The retailer is proposing to establish a new HMV flagship London site along with other UK stores, stating there is still a future for high street shops.
In the week that it celebrates its 100th birthday, HMV has announced that it is looking to open 10 new stores, including a new flagship site in London.
Bucking the trend of many recent big name store closures, the music and entertainment retailer is, according to BBC News, proposing to open the stores across the UK but says the viability depends on what the government do about business rates, which are currently being levied at a reduced rate until April next year.
Owner, Canadian music retail executive Doug Putman, believes there is still a future for high street stores in general, telling the BBC: “People obviously love going out shopping, they like touching and feeling and that’s something that online is not going to replace.”
HMV, which sells a number of merchandise and toys such as collectibles, action figures, board games and plush across a variety of franchises including Star Wars, Wizarding World, DC and Marvel, closed its London flagship store along with many others after the company went into administration more than two years ago. It was then bought by Doug Putman.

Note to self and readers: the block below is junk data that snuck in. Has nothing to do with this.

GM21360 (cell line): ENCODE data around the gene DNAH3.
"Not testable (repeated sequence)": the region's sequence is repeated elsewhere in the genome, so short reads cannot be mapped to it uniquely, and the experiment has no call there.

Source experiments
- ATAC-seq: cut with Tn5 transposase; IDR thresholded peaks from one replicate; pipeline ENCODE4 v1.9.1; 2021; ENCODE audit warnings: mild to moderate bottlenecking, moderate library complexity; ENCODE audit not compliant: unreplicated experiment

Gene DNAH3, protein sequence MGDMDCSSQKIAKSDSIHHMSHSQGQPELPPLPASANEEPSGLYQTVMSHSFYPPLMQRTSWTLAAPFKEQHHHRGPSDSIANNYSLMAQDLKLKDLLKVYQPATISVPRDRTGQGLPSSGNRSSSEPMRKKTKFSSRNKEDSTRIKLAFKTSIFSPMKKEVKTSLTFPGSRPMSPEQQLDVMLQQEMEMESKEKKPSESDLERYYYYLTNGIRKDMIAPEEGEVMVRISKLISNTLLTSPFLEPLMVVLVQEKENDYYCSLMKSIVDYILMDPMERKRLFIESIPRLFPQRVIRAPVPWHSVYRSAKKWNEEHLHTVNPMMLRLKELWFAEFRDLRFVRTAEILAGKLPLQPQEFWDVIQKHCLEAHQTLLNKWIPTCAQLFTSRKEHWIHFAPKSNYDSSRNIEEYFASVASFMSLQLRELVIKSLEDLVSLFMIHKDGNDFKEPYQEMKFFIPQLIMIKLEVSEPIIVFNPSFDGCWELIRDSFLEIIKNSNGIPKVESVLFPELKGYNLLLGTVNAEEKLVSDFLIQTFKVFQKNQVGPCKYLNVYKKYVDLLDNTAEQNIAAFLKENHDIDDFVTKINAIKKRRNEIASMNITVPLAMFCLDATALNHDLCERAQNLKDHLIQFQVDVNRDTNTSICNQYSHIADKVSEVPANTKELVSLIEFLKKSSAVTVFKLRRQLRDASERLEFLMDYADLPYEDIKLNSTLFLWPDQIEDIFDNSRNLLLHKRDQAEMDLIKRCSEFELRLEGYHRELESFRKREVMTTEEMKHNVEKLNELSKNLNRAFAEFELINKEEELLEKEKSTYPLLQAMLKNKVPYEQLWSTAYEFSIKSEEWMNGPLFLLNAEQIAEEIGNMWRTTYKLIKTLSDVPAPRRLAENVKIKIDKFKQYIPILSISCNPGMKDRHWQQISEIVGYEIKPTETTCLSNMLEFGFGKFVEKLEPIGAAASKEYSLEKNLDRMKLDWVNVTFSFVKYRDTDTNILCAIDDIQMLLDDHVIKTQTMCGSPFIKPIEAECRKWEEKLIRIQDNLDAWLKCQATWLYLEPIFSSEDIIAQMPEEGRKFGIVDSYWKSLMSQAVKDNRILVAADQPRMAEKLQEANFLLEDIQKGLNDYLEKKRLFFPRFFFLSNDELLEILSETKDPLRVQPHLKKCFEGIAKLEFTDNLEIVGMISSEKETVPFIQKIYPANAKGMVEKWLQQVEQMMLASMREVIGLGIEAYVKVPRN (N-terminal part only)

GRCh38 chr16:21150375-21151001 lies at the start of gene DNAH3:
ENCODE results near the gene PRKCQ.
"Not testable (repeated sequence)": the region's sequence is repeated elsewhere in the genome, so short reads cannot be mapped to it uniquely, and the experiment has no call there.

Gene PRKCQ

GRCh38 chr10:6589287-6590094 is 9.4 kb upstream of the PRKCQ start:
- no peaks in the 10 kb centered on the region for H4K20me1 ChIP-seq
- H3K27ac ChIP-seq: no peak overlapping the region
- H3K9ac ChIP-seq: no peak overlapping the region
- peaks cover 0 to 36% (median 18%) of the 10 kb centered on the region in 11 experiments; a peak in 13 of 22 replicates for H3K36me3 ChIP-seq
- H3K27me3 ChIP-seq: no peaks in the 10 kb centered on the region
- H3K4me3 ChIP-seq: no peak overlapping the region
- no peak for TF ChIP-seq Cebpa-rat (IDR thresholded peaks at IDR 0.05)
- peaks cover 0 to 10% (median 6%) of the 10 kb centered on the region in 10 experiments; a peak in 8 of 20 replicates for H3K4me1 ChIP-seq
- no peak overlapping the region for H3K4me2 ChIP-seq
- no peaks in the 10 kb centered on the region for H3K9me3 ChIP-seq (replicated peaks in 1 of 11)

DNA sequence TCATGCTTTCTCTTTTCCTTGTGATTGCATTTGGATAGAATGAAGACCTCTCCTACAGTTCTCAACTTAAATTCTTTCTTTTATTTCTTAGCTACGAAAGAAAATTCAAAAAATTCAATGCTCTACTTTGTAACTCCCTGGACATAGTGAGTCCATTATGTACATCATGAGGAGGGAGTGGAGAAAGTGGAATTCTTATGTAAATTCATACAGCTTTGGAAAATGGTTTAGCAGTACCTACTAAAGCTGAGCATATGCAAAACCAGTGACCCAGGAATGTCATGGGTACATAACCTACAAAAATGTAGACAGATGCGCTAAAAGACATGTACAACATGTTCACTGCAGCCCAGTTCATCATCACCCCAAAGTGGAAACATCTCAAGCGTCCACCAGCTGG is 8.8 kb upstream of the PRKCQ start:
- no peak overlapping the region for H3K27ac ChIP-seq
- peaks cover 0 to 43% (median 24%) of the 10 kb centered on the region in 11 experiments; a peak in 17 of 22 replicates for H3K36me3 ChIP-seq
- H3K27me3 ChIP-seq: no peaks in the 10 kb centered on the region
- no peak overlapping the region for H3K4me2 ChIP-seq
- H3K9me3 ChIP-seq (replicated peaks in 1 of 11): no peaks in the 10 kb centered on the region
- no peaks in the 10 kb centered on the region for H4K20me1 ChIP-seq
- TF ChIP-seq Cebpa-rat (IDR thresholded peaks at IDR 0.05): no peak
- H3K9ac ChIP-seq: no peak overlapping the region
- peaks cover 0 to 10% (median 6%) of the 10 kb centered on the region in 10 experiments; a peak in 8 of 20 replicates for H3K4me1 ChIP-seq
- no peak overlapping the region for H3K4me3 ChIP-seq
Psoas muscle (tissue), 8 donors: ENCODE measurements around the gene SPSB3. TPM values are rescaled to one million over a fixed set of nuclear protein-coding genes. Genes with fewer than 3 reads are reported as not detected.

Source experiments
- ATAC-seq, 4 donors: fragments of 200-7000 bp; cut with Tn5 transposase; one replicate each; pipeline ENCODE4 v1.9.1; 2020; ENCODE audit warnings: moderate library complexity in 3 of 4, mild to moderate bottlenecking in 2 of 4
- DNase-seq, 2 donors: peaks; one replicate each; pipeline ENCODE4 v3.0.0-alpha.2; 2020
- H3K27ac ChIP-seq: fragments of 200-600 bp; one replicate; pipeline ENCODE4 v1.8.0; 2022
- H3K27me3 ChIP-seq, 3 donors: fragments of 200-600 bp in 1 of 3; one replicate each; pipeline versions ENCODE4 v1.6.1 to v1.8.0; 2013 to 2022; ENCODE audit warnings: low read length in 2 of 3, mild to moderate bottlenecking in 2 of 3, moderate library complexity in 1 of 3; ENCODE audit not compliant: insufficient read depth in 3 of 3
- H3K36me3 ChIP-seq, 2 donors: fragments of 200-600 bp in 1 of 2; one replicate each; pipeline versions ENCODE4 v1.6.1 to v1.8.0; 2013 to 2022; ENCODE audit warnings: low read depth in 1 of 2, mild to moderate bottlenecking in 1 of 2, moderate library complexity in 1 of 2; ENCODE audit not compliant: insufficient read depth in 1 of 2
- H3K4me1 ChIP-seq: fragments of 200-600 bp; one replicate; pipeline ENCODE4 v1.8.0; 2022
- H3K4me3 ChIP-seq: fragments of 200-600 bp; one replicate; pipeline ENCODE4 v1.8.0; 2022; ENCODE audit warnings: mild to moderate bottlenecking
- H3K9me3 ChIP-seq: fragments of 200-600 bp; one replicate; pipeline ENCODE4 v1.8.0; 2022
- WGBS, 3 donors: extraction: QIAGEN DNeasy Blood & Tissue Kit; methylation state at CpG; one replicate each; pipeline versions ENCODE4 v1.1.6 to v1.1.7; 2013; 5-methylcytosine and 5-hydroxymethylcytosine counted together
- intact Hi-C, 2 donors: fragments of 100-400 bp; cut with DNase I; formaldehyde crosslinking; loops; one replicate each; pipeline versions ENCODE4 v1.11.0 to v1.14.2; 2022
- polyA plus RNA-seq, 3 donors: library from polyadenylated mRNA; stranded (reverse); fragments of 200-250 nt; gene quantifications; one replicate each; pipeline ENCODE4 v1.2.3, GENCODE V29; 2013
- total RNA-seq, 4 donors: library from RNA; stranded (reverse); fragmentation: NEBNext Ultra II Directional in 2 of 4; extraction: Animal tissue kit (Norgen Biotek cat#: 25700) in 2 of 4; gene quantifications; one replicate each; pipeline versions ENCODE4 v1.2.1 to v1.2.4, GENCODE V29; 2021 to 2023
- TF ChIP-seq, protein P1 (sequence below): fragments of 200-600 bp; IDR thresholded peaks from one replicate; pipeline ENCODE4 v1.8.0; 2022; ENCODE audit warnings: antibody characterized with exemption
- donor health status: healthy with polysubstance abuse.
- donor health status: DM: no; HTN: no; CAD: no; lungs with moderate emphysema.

He told the BBC: “I’m still very optimistic on the (HMV) business and business as a whole on the high street. I still think the high street is just something so special.”
He said he could not give any details as to where the replacement London flagship store would be as they were still trying to find the best site, and HMV would not be signing “any long-term deals” for the new stores, due to the level of uncertainty in the retail sector.
In an interview with The Guardian, Doug added: “If the government don’t fix the rates, high streets are going to see a lot more vacancies. Business rates just don’t make much sense. You can pay zero rent and not make a profit on a store as rates are too high.”
Doug told how HMV’s online business had at least doubled throughout the pandemic, helping to offset the loss of sales in stores, but this has not made up for the losses in over 100 stores. The challenges from music downloading and streaming have added to the shift to online sales affecting most retailers, however CD sales were still worth £115m last year and vinyl continues to enjoy a revival.